Reconstructive transplantation research and science with Karim Sarhane 2022? One-fifth to one-third of patients with traumatic injuries to their arms and legs experience nerve injury, which can be devastating. It can result in muscle weakness or numbness, prevent walking or using the arms, and reduce the ability to perform daily activities. Even with surgery, some nerve injuries never recover, and currently there are not many medical options to address this problem. In 2022, the researchers plan to perform this research on more primates to triple the size of the original group. The study can then move into phase I clinical trials for humans.
During his research time at Johns Hopkins, Dr. Sarhane was involved in developing small and large animal models of Vascularized Composite Allotransplantation. He was also instrumental in building The Peripheral Nerve Research Program of the department, which has been very productive since then. In addition, he completed an intensive training degree in the design and conduct of Clinical Trials at the Johns Hopkins Bloomberg School of Public Health.
Although numerous studies have demonstrated the benefit of IGF-1 to SCs, myocytes, and neurons in vitro and following PNI in animal models, several factors must be examined prior to proposing a treatment modality that is suitable for clinical translation. Besides efficacy, additional considerations include ease of regulatory clearance and safety. With regard to regulatory clearance, GH, Growth Hormone Releasing Hormone, and IGF-1 are already clinically available, FDA-approved drugs approved for other indications. With regards to safety, hypoglycemia is the most commonly seen short-term effect of IGF-1 use, although accumulation of body fat, coarsening of facial features, and lymphoid hyperplasia necessitating surgical correction have also been observed with long-term use (Contreras et al., 1995; Tuffaha et al., 2016b). Clinical trials investigating a link between malignancy and exogenous GH therapy have been equivocal, with multiple studies in children undergoing GH therapy demonstrating a low risk of associated malignancy. Additionally, GH therapy in adults has not been found to increase the risk of cancer (Yang et al., 2004; Xu et al., 2005; Chung et al., 2008; Renehan and Brennan, 2008; Svensson and Bengtsson, 2009; Tuffaha et al., 2016b). Given the potential systemic effects of IGF-1, a practical delivery system that can provide sustained release of bioactive IGF-1 to nerve and muscle tissue affected by PNI is of great importance. It will also be important to determine the minimum dose and duration required to achieve therapeutic efficacy.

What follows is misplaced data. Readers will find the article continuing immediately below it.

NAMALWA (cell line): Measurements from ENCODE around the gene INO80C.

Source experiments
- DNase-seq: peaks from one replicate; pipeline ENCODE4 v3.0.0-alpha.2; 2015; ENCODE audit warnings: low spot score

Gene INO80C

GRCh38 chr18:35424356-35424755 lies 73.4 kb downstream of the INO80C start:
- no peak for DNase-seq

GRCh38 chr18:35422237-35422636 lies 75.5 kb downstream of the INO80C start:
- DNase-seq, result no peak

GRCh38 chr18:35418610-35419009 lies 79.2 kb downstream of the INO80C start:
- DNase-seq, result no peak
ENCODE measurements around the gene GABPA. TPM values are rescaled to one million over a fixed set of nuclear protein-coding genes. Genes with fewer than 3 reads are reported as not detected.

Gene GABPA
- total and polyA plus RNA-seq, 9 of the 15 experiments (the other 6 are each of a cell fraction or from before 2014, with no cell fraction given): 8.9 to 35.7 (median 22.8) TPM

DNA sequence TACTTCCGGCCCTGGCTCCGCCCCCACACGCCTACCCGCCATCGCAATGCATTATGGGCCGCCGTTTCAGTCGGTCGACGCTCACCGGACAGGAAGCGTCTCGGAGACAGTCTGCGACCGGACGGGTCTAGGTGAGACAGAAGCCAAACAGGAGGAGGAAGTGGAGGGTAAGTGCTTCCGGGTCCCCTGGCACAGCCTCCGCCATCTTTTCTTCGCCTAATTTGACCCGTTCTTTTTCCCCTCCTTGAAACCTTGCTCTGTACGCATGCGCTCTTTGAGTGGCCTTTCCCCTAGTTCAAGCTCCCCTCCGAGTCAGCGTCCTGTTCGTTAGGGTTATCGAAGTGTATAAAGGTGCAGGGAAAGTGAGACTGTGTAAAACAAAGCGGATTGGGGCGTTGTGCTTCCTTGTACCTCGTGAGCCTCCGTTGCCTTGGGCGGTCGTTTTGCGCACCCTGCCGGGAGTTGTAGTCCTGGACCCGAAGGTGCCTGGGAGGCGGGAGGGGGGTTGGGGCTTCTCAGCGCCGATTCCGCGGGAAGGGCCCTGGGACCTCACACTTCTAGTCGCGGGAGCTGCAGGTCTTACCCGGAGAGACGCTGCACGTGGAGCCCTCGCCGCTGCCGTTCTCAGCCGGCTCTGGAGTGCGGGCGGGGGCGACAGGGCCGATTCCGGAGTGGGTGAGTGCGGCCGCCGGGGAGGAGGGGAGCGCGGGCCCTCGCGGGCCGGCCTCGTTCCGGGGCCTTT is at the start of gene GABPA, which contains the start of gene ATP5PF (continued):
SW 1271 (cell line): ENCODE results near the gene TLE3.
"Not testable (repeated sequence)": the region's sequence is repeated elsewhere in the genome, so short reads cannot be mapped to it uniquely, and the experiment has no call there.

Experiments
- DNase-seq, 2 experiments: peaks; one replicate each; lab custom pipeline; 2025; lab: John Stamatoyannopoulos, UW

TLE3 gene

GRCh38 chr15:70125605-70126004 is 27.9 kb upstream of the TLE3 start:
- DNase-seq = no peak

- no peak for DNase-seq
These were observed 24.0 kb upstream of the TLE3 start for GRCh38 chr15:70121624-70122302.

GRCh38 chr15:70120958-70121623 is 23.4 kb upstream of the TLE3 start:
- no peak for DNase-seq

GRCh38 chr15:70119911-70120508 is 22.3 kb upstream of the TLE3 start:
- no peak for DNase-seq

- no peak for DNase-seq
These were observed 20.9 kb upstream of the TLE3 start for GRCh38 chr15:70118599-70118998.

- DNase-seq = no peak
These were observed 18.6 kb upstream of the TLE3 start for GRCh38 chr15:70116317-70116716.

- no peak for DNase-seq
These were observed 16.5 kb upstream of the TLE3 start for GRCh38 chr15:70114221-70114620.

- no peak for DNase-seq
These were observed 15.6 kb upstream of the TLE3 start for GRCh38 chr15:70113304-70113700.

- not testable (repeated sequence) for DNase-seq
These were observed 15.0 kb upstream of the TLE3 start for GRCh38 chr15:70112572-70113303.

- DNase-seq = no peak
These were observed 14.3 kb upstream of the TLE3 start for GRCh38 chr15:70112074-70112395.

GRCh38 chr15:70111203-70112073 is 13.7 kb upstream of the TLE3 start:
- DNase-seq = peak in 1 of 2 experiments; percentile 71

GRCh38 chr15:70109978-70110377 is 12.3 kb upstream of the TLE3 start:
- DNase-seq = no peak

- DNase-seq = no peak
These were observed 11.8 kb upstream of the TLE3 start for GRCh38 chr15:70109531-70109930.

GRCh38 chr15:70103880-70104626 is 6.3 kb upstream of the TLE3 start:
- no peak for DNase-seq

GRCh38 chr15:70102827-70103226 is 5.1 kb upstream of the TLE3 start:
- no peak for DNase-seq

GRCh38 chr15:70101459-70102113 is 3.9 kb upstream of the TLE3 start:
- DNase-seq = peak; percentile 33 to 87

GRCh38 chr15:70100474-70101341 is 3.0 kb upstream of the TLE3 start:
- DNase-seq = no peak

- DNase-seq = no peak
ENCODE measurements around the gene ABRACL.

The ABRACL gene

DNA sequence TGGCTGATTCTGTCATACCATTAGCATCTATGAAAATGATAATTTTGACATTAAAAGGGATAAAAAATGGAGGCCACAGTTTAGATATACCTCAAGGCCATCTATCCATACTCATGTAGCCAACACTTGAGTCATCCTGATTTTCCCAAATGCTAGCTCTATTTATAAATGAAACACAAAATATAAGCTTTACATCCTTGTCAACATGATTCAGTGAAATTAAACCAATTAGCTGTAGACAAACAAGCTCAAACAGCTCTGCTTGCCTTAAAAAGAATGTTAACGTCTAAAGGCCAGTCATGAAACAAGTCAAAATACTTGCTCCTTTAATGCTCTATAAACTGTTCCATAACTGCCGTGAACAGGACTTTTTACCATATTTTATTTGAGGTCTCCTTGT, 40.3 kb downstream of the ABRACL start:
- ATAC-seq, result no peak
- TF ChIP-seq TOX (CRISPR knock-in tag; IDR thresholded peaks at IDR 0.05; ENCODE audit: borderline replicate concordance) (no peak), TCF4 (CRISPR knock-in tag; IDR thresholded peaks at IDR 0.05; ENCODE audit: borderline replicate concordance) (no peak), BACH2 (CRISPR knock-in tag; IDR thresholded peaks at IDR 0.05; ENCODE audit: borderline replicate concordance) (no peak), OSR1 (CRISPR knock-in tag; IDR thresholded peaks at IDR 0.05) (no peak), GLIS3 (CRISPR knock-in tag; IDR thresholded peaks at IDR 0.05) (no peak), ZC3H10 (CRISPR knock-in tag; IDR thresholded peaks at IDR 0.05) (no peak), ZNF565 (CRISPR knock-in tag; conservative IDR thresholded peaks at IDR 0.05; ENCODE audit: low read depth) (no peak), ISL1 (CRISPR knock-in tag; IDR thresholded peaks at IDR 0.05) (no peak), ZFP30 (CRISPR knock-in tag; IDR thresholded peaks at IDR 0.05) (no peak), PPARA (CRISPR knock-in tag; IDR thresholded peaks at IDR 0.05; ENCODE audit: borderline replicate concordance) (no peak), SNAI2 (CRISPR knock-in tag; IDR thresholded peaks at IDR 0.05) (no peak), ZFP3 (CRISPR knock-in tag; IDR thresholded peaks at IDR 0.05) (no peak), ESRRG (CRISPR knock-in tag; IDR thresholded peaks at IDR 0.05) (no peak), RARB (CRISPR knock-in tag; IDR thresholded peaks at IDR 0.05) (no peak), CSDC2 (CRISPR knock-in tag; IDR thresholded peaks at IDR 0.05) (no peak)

Effects with sustained IGF-1 delivery (Karim Sarhane research) : We hypothesized that a novel nanoparticle (NP) delivery system can provide controlled release of bioactive IGF-1 targeted to denervated muscle and nerve tissue to achieve improved motor recovery through amelioration of denervation-induced muscle atrophy and SC senescence and enhanced axonal regeneration. Biodegradable NPs with encapsulated IGF-1/dextran sulfate polyelectrolyte complexes were formulated using a flash nanoprecipitation method to preserve IGF-1 bioactivity and maximize encapsulation efficiencies.
Patients who sustain peripheral nerve injuries (PNIs) are often left with debilitating sensory and motor loss. Presently, there is a lack of clinically available therapeutics that can be given as an adjunct to surgical repair to enhance the regenerative process. Insulin-like growth factor-1 (IGF-1) represents a promising therapeutic target to meet this need, given its well-described trophic and anti-apoptotic effects on neurons, Schwann cells (SCs), and myocytes. Here, we review the literature regarding the therapeutic potential of IGF-1 in PNI. We appraised the literature for the various approaches of IGF-1 administration with the aim of identifying which are the most promising in offering a pathway toward clinical application. We also sought to determine the optimal reported dosage ranges for the various delivery approaches that have been investigated.
The positive trophic and anti-apoptotic effects of IGF-1 are primarily mediated via the PI3K-Akt and MAP-kinase pathways (Ho and 2007 GH Deficiency Consensus Workshop Participants, 2007; Chang et al., 2017). Autophosphorylation of the intracellular domain of IGF-1 receptors results in the activation of insulin receptor substrates 1–4, followed by activation of Ras GTPase, and then the successive triggering of Raf, MEK, and lastly ERK. Through activation of Bcl-2, ERK has been shown to prevent apoptosis and foster neurite growth. Ras activation also triggers aPKC and Akt (Homs et al., 2014), with the active form of the latter inhibiting GSK-3ß and thus inhibiting a number of pro-apoptotic pathways (Kanje et al., 1988; Schumacher et al., 1993; Chang et al., 2017). Additionally, the JAK-STAT pathway is an important contributor toward the stimulation of neuronal outgrowth and survival by facilitating Growth Hormone (GH) receptor binding on target tissue to induce IGF-1 release (Meghani et al., 1993; Cheng et al., 1996; Seki et al., 2010; Chang et al., 2017). These biochemical mechanisms enable GH and IGF-1 to exert anabolic and anti-apoptotic effects on neurons, SCs, and myocytes (Tuffaha et al., 2016b).